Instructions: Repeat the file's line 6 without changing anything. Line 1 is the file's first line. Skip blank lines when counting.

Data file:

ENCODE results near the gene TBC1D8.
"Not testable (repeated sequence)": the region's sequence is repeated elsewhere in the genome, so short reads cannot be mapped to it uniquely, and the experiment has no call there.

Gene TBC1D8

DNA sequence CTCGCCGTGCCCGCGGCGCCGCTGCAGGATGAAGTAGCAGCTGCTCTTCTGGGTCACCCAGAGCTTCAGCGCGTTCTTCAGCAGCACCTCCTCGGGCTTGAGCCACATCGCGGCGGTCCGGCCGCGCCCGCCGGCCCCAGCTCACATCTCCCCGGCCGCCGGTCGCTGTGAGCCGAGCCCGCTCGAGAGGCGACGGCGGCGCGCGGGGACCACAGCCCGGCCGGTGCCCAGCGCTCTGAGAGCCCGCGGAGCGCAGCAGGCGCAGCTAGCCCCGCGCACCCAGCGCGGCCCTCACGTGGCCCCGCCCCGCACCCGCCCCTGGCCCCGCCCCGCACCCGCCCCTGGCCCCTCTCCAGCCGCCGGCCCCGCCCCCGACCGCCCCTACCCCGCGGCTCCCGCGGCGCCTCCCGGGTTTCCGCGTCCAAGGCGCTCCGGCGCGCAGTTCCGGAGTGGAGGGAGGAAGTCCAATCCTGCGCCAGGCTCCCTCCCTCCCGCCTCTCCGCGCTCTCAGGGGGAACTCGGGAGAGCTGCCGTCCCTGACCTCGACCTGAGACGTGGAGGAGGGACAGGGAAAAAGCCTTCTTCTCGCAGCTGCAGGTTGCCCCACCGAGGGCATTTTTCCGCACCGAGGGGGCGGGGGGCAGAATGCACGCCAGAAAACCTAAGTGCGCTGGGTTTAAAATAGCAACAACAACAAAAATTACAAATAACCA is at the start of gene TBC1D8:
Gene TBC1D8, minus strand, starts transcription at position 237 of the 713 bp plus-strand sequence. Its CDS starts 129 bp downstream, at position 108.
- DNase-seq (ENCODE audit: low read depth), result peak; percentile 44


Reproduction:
- DNase-seq (ENCODE audit: low read depth), result peak; percentile 44